Alumni Retreat with Sarah Lutterodt and Kathy Deal — Center for Action and Contemplation

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Alumni Retreat with Sarah Lutterodt and Kathy Deal

Report Back from Washington D.C. Alumni Retreat
Sarah Lutterodt (’16) and Kathy Deal (’16)

Desirous of spending extended time together when we could immerse ourselves more deeply in the spirit of the Living School, the DC-MD-VA group of Living School alumni and students decided to plan a weekend retreat in July 2018. Five group members volunteered to serve as an organizing committee and began a nine-month planning process. Each committee member assumed responsibility for one aspect of the retreat, e.g., finances, communications with the retreat center, liaison to the retreat leader, communications with participants. Critical first steps were selecting a retreat location, deciding on a date, and finding a retreat leader.

The venue we chose, Dayspring Retreat Center, in Gaithersburg, Maryland, is surrounded by woods and meadow. A large comfortable meeting room and light-filled dining room offered pleasant places to gather. Dayspring has a capacity of 18. This size initially seemed somewhat restrictive. However, after advertising the retreat to LS alumni, particularly those on the East Coast, we ended up with exactly enough participants to fill the space.

Key to our decision to move forward was securing the services of Carolyn Metzler as retreat leader. We knew that she would be an authentic voice for the mystical teachings of the Living School. We would be in good hands. Carolyn led the way in preparing the program with input from the committee.

In terms of our schedule, time was spent between Carolyn’s presentations, Circle Groups, unscheduled time, and worship, providing opportunities for in-depth sharing as well as personal prayer and reflection. The woods and trails of the retreat center provided an oasis of calm that was well-suited to Carolyn’s theme of wilderness spirituality. Two participants introduced the practice of ‘Energy Medicine’ which we all enjoyed.  In addition, during one early evening session we shared favorite poems. We broke silence for evening meals, which allowed us time to share laughter and good news, voice hopes for the future, offer one another support, and simply enjoy being together.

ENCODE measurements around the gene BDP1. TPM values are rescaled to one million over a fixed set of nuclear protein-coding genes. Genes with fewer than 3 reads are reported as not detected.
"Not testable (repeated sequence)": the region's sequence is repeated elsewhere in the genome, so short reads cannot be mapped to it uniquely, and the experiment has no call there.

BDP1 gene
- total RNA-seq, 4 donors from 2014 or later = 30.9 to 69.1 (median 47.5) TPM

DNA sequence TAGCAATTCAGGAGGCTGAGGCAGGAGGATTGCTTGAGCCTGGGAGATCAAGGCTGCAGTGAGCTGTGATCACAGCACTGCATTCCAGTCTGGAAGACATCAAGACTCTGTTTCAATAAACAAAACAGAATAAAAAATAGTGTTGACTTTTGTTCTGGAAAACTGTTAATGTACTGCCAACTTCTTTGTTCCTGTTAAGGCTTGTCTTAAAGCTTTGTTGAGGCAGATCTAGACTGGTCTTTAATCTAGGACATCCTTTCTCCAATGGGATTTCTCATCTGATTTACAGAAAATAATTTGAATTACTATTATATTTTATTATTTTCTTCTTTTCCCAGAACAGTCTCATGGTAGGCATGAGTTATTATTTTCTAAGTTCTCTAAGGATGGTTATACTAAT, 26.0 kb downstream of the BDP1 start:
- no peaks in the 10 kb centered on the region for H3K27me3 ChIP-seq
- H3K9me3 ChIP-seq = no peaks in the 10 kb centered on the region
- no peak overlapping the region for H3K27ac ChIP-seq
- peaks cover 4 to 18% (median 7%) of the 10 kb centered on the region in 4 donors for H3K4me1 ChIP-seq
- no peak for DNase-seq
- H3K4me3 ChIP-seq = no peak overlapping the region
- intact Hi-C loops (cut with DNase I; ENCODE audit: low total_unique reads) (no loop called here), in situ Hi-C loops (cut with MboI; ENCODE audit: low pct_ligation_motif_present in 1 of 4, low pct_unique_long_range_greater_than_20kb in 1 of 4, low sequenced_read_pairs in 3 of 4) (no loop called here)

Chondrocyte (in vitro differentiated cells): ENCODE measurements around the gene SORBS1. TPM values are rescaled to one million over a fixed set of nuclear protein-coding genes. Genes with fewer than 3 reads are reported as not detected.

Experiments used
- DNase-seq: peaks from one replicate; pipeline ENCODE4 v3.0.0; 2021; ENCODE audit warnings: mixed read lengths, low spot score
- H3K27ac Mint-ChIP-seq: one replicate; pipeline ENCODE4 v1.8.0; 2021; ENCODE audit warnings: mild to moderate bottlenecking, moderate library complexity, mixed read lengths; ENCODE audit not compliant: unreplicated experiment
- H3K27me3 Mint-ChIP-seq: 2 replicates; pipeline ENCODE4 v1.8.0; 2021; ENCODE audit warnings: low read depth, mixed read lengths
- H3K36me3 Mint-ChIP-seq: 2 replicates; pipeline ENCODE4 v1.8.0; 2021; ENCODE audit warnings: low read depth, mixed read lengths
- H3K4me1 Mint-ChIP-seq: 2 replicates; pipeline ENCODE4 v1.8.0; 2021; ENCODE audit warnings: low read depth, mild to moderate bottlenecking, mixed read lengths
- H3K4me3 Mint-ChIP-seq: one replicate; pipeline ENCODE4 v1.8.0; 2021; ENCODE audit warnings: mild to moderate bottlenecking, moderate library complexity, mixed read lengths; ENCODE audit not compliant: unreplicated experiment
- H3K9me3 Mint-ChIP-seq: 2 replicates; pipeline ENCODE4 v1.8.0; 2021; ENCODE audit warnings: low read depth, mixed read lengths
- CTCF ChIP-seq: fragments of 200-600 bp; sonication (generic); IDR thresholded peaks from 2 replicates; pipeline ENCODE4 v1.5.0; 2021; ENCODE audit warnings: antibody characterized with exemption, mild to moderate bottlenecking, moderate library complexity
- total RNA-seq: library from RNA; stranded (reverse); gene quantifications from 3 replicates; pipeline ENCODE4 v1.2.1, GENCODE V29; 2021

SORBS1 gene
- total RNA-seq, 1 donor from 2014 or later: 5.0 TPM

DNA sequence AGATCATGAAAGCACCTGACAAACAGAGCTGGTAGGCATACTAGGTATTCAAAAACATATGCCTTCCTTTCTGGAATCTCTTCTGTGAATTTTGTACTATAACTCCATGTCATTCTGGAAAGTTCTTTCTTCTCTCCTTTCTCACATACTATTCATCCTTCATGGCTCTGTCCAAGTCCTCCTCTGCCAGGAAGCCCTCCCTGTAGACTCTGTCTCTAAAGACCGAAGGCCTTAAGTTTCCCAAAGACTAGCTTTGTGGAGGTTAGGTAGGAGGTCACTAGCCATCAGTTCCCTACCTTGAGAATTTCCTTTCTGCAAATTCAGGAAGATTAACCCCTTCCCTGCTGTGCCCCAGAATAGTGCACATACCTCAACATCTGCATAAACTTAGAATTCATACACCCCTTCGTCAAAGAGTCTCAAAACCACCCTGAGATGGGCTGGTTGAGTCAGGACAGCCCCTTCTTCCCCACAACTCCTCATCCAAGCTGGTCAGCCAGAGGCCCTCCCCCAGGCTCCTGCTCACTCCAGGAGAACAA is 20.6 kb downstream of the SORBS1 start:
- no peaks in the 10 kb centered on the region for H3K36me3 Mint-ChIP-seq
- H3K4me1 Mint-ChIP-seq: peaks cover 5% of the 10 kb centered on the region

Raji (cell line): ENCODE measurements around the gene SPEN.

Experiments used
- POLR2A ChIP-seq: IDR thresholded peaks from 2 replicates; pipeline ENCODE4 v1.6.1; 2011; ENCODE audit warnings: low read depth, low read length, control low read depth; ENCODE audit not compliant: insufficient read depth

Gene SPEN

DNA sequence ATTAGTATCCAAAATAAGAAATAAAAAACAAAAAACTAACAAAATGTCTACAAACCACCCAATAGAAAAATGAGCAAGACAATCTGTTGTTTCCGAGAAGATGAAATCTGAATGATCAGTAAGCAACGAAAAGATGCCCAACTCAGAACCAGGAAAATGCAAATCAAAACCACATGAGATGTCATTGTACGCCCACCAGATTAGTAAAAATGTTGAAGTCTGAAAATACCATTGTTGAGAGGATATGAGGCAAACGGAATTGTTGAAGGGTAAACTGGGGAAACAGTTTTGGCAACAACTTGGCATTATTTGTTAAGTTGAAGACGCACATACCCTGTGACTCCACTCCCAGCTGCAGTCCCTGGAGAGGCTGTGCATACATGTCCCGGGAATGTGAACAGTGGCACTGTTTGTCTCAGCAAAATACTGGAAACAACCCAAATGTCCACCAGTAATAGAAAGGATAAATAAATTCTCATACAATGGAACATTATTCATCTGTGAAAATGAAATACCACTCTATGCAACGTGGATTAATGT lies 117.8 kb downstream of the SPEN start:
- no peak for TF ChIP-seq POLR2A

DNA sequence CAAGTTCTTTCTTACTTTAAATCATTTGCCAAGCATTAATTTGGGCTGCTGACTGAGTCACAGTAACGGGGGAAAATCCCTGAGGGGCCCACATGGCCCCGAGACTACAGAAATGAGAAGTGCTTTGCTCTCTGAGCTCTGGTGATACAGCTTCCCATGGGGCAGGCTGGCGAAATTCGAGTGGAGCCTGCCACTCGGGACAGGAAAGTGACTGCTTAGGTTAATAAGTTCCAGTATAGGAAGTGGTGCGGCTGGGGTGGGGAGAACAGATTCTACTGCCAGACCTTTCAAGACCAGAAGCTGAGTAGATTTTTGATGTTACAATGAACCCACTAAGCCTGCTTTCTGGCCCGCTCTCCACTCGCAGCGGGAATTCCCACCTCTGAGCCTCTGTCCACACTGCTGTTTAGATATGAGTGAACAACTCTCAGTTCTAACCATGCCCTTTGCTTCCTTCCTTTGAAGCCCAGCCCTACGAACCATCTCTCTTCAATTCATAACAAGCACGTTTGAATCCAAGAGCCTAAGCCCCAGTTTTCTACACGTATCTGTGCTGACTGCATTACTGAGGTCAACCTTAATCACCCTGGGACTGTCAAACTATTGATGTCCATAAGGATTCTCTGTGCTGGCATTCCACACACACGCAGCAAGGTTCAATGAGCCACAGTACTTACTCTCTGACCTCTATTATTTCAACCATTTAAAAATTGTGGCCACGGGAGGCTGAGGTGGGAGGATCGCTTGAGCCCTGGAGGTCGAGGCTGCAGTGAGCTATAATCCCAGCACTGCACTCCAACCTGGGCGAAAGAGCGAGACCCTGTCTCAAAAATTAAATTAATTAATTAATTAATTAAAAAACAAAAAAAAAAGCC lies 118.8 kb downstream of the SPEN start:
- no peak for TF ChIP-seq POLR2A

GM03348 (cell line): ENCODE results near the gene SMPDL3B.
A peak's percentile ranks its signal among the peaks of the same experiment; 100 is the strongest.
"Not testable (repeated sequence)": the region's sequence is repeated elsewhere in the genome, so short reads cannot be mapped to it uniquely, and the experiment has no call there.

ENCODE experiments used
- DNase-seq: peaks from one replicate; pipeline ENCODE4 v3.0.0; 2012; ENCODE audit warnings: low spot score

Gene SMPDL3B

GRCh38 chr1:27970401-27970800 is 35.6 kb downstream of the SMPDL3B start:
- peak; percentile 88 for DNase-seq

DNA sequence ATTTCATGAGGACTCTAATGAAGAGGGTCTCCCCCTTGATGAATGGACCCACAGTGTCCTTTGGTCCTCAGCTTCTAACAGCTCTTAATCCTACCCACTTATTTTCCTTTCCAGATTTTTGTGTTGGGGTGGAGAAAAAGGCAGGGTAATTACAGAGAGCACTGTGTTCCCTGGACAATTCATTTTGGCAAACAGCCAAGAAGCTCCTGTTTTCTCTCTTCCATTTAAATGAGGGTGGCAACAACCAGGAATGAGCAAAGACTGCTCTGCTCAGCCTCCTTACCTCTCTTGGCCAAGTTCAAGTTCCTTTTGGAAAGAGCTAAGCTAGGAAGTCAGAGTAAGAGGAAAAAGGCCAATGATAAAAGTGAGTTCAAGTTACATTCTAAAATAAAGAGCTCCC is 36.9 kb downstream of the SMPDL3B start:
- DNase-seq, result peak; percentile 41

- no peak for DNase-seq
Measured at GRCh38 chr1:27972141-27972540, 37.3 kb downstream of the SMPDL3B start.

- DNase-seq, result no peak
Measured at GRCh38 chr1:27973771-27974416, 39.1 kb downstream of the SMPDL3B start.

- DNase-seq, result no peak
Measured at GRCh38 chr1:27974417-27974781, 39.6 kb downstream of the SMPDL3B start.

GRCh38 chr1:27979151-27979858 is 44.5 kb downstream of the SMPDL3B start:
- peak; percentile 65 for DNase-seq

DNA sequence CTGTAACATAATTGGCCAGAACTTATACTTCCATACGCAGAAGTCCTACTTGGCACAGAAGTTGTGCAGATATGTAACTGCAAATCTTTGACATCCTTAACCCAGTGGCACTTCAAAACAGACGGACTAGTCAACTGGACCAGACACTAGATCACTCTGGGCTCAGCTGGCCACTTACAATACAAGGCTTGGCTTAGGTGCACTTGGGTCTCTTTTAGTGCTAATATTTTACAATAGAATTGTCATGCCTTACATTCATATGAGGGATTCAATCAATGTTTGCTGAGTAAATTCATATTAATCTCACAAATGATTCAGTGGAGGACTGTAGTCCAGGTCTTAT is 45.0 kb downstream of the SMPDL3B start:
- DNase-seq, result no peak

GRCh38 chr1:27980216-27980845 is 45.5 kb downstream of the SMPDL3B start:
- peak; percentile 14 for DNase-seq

Alumni retreat with Carolyn

Connecting with each other emotionally and spiritually was a very important part of the retreat. Spending several days with others who spoke the same language and shared freely felt like “coming home.” In written evaluations of the retreat, participants mentioned the importance of experiencing a sense of community that left them renewed, refreshed, and re-committed to living out the teachings of the Living School in their lives. Some expressed a desire for more silence, highlighting the delicate balance to be found between time for conversation and connection and time for silence.

Carolyn’s presentations on wilderness spirituality were a crucial factor in the richness of the retreat. She invited us into a wilderness experience through sharing personal narratives, describing stages of wilderness we could apply to our lives, and posing penetrating questions for reflection. She challenged us to go deeper in exploring the meaning of wilderness in our lives, introduced us to new practices, and led us in prayer. She encouraged us to use the wilderness experiences in our lives as a unique opportunity to develop an authentic inner sense of our own authority.

Nourishing body and soul, renewing old connections and making new ones, feeling confirmed in how the teachings of the Living School continue to influence our lives, inspired to go forward—these were some of the blessings and gifts of this retreat.

This article was written by Sarah Lutterodt ’16 and Kathy Deal ’16 with thanks to Barbara Vellmerk-Halpern, Kevin Bliss, and Carrie Briggs-Adams, members of the organizing committee. 

About Sarah and Kathy: Since her retirement, Sarah Lutterodt (’16) spends several months each year in Ghana where she immerses herself in the life of the country and, with her husband, sponsors small businesses in the northern part of Ghana. Kathy Deal (’16) recently completed the Stillpoint Art of Spiritual Direction Formation and Training Program at Ghost Ranch; she teaches a class for women in a local jail on emotional and spiritual growth.

Image credit: “Stations of Jonah” (detail), Kyle Steed.
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